Pizzerias stand out by offering sustainable food
Two pizzerias from two very different regions and demographics share a common bond. Napizza in San Diego, California, and SOL Pie Pizza of North Canton, Ohio, have focused their menus and restaurants on sustainability.
Napizza and SOL Pie aren’t the only pizzerias to introduce sustainable, organic menus. Earlier this year, Papa John’s launched a new menu initiative to feature four organic toppings: Roma tomatoes, green peppers, yellow onions and mushrooms.
Organic has been gaining ground across the country. The U.S. organic industry hit a sales record of $43.3 billion in 2015, up 11 percent from the previous year, according to the Organic Trade Association’s 2016 Organic Industry Survey.
Who’s driving the trend? According to Nielsen’s Global Health & Wellness Survey, “41 percent of Generation Z and 32 percent of Millennial respondents are very willing to pay a premium for sustainably sourced ingredients, compared with 21 percent of Baby Boomer and 16 percent of Silent Generation (born between 1925 and 1945) respondents.”
Let’s first look at what sustainable food means to Napizza and SOL Pie and how they achieve their missions. Napizza outlines its sustainability commitment on its menus and Web site. “Our Values” states: “We believe that local produce and meat are more than mere vehicles for nutrients, but vital parts of the system that supports our environment and good people who live here.
“All of our meats and poultry are hormone and antibiotic free! Eighty percent of our raw ingredients come from within 400 miles of San Diego. For the few items that don’t grow year round, we source these items from responsible farmers and from the closest places possible.”
Phrases like “green certified”, “no chemicals or preservatives”, “local farmers and suppliers” and “local ingredients” are highly-visible on Napizza’s menu.
Napizza built its concept around its sustainability pledge. In fact, owners Giulia Colmignoli and Christopher Antinucci hired an in-house nutritionist and sought council from the Green Restaurant Association to create their Certified Green Restaurant. In the beginning, Colmignoli says, there was some trial and error to find the right products. It’s important to get to know area farmers and your market, she adds.
“The biggest challenge is the price. And with price, operationally, is staying online with seasonality,” Colmignoli says. “That is where an executive chef comes in.” Colmignoli adds that Napizza can afford a higher food cost because of its fast-casual, Roman slice concept.
SOL Pie Pizza outlines its “SOL-osophy” on its Web site. It states: “We purchase locally and seasonally to help reduce our carbon footprint. Our meats are raised using sustainable and free-range farming methods with ethical practices. It is our goal to purchase from farmers who engage in sustainable agriculture by not harming our environment, who produce high-quality, natural food, who take into account social consequences and uphold ethical treatment of animals.”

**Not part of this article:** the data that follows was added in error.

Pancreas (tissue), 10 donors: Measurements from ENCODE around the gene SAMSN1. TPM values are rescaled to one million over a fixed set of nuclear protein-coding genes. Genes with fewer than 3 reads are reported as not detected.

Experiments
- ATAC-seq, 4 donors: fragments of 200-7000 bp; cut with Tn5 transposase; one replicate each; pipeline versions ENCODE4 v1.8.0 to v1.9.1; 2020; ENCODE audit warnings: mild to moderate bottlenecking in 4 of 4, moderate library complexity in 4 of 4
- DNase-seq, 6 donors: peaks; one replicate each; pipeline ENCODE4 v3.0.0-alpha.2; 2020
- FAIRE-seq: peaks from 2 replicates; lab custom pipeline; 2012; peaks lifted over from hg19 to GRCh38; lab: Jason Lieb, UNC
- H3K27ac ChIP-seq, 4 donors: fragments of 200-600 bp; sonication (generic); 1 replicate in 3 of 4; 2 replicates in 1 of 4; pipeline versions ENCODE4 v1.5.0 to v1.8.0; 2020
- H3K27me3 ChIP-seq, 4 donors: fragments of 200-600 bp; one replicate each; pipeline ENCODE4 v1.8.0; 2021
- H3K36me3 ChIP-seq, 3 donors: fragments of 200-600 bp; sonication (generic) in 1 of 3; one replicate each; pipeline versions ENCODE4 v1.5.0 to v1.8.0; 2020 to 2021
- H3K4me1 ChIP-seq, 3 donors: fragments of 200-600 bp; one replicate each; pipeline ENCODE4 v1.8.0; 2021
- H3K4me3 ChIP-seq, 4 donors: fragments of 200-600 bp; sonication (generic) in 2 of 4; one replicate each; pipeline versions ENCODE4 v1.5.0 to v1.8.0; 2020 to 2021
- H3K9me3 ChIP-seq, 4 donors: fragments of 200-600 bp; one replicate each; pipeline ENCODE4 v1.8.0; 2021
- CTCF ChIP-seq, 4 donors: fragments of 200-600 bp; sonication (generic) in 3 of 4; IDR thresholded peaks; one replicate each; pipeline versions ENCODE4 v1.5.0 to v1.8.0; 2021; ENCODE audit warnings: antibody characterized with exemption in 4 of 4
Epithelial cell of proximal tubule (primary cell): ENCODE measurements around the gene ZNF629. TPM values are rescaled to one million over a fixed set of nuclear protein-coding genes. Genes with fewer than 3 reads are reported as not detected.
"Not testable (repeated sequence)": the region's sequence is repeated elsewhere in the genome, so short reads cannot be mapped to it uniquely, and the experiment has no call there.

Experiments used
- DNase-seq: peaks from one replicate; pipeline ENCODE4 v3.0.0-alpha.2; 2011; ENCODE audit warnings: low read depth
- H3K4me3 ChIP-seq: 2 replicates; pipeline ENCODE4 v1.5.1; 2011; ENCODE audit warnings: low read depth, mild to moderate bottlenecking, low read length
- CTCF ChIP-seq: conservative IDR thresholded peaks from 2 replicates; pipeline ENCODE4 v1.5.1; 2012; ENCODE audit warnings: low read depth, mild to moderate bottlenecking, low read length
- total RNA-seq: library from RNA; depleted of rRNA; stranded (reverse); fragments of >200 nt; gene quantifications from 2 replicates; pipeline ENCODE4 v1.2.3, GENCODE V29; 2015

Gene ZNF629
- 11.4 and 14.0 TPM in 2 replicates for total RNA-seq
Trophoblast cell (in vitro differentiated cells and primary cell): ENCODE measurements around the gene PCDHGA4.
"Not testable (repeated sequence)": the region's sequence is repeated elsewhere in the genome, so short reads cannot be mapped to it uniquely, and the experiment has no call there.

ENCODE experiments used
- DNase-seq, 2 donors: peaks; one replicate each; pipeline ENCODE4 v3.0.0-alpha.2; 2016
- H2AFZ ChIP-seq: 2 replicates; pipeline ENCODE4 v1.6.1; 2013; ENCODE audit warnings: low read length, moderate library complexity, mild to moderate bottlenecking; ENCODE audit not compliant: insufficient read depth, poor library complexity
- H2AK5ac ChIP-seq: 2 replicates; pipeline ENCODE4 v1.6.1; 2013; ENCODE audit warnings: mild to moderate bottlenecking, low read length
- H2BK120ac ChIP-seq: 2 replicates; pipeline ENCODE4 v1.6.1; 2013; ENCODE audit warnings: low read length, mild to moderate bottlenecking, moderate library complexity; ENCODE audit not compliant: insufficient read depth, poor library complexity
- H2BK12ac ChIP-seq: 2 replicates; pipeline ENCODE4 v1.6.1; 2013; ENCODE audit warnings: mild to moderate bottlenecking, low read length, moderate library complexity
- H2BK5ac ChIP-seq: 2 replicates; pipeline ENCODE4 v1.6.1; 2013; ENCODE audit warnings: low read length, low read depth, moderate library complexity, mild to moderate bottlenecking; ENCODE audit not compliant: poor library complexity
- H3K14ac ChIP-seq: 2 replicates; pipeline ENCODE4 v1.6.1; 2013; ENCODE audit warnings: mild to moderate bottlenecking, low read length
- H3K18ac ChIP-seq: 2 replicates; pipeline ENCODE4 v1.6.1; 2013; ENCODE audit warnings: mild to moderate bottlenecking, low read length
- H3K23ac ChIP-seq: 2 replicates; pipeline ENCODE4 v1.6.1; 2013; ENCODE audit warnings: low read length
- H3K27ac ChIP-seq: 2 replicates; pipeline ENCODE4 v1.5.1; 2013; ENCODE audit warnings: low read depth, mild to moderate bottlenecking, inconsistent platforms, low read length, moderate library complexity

Alan and Lisa Frank rebranded a location they operate of a family pizzeria that has a long history in its community into SOL Pie Pizza in 2013. In order to fulfill their sustainable promise, Alan says, they became nearly a scratch kitchen, seasoning Italian sausage and making dressing and sauces. Doing so has not only helped control quality, but has also helped control costs.
Making the switch to a sustainable menu required an educational process for the Franks, their employees and their customers. Alan applied a common-sense approach to researching food labels. “If there are ingredients in something that you can’t pronounce, chances are it’s not food,” he says. “It’s chemicals added to preserve food.” SOL Pie also has a policy to let its customers view any product label.
Sustainable food has provided Napizza and SOL Pie a point of differentiation in their competitive markets. Napizza and SOL Pie were early adopters in their areas. Colmignoli and Frank contend it’s not an easy change. Each offers advice. “You have to believe it and love it,” Colmignoli says, “because it is a hassle. If you don’t believe, you are going to give up. And don’t hire a cook who doesn’t believe.”
Frank agrees and adds: “Starting with produce is a cheaper place to start than meat,” Alan says. “I think the familiarity with organic produce is there for a lot more people.”
The Green Restaurant Association works with restaurants to help them become environmentally sustainable. “One of the seven environmental categories we work with is sustainable food,” Founder and CEO Michael Oshman says. “The other ones are energy, water, waste, disposable, chemical and building.” Through its certification, restaurants are awarded “GreenPoints” based on criteria such as certified organic or certified naturally gown, certified humanely raised and handled, sourced within 400-mile radius and vegan/vegetarian entrée offerings.
“My biggest advice is to do it in a calculated and comprehensive way,” Oshman says. “Don’t just go and read this wonderful article and try this, this or this. That’s not calculated. That’s not strategic if you don’t have a plan about how you are going to communicate it, how you are going to market it. It’s so important to do it in a smart way.”
Oshman says there are two approaches a pizzeria could choose to take. “We can start off slowly by taking a staple item that has price parity with a non-organic item, because there are some foods that are sometimes priced the same as their pesticide counterpart.
“Another approach that restaurants can do…Keep your menu as it is and add a new menu item. Now it’s a new menu item and on that one, all of the ingredients are organic. And yes that one is more expensive.”
Denise Greer is associate editor of Pizza Today.
Get the skinny on green menus’ commonly used terms:
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